Tongue in mustard sauce
The first time I had tongue, and specifically this recipe, was at my Uncle and Aunt’s farm. Aunt Hannie was an incredible cook and with her trusty, ever warm AGA stove, she made the most incredible slow-cooked meals. She always had a stock pot simmering, which is my secret to all delicious cooking. Good home-made stock.
The dish was served cold, and my aunt did not strip away the top of the tongue, which I find odd, but that’s the way she did it. So it had this weird texture on top. I asked my cousin what it was and he said otter. I have never been afraid to taste anything, and I will never forget the taste of this delicious recipe when I tasted it the first time. Sweet and sour, a little zingy mustard taste, and oh the meat – tender and delicious. I had to return a few times to get another bite. When I asked my Mom afterwards if she could make us some otter like on the farm, she just giggled.
I found this recipe in her treasure trove of recipes. And it’s a must share.
The first time I made it for the family, I lied to the kids. What is it, they asked – “baked steak”, I said. They really enjoyed it, and after I told them what it really was, they freaked out a little. But the next day I saw the left-overs on sarmies. Couldn’t have been too freaky.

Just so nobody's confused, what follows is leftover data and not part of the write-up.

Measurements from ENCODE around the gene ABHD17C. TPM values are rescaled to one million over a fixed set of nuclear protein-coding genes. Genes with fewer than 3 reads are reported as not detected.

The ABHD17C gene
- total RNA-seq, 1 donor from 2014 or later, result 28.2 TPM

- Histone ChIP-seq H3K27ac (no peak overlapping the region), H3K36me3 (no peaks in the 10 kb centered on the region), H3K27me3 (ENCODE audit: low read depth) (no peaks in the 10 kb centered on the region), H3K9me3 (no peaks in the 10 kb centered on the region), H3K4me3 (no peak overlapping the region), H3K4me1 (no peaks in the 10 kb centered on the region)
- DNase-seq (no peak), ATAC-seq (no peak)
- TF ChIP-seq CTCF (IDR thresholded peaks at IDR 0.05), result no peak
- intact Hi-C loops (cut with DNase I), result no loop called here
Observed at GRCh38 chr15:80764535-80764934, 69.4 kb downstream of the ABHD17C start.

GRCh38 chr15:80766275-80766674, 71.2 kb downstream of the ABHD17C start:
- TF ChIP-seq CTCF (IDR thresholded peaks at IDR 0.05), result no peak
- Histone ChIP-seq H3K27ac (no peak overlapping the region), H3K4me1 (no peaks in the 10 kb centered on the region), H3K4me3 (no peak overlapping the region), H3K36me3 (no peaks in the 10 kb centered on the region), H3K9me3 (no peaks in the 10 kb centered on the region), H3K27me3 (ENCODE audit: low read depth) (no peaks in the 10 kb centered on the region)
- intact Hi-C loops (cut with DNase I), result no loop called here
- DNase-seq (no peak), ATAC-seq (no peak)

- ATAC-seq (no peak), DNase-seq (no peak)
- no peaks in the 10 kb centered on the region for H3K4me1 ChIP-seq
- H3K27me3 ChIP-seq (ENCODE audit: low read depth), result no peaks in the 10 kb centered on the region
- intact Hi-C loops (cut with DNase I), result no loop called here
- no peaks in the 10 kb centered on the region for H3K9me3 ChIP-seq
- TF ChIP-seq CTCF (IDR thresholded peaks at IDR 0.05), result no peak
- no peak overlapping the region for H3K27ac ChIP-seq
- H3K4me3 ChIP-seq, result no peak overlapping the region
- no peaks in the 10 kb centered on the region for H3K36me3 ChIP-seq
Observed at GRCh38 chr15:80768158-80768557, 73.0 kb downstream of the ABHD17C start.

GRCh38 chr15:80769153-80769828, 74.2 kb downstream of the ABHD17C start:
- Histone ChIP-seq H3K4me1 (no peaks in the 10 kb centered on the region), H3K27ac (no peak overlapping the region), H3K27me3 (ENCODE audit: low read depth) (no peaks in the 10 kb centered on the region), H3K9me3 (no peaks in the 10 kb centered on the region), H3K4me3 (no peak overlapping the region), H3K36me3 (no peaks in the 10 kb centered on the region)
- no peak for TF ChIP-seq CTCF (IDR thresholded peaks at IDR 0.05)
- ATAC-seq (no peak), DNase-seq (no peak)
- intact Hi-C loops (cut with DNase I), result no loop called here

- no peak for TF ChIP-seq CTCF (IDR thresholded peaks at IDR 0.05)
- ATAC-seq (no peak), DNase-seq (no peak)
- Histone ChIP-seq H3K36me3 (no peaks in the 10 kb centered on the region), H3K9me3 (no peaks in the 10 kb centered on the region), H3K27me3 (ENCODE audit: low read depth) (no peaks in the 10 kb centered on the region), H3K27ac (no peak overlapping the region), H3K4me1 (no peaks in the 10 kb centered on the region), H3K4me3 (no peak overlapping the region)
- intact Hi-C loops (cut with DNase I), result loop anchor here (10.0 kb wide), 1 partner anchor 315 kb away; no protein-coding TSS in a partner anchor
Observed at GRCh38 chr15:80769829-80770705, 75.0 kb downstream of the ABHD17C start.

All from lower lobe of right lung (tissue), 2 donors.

|Cooking the tongue:|
|Good quality fresh beef tongue||One tongue (quite large, really)|
|Brown Sugar||1 Tablespoon|
|Making the mustard sauce|
|Cake flour||2 Tablespoons|
|Mustard Powder||4 Tablespoons|
|Stock (beef or chicken)||250ml|
|Lemon||Juice of 1 lemon|
|Olive Oil||2 Tablespoons|
How you go about it:
Roll up the tongue and tie with a string. Boil until soft in salt water to which the cloves, brown sugar and peppercorns have been added. You can use the steam-pot for this too.
When the tongue is soft, let it cool down so that you can handle it. Pull off the skin – it should come off easily. make sure you get all the tongue surface bits – this is a bit icky – something tasting you while you are eating it. Put in the fridge and cool completely before you slice it. Slice in 1cm thick slices.
Mix the white sugar, the oil, flour, mustard, salt and stock. Pour in and mix in the vinegar, mayo and lemon juice.
I then learnt from my Mom to cook the sauce until it thickens.
Now get a nice oven roasting dish.
Pack a layer of tongue, pour half of the sauce and spread over it. Then another layer of tongue and another layer of sauce. Sprinkle the breadcrumbs on top and bake in the oven for 30 minutes at 180 Celsius.
It should be golden and crusty on top, with the most aromatic sauce bubbling through.
You can have this hot or cold. And the leftovers will be fantastic on sarmies.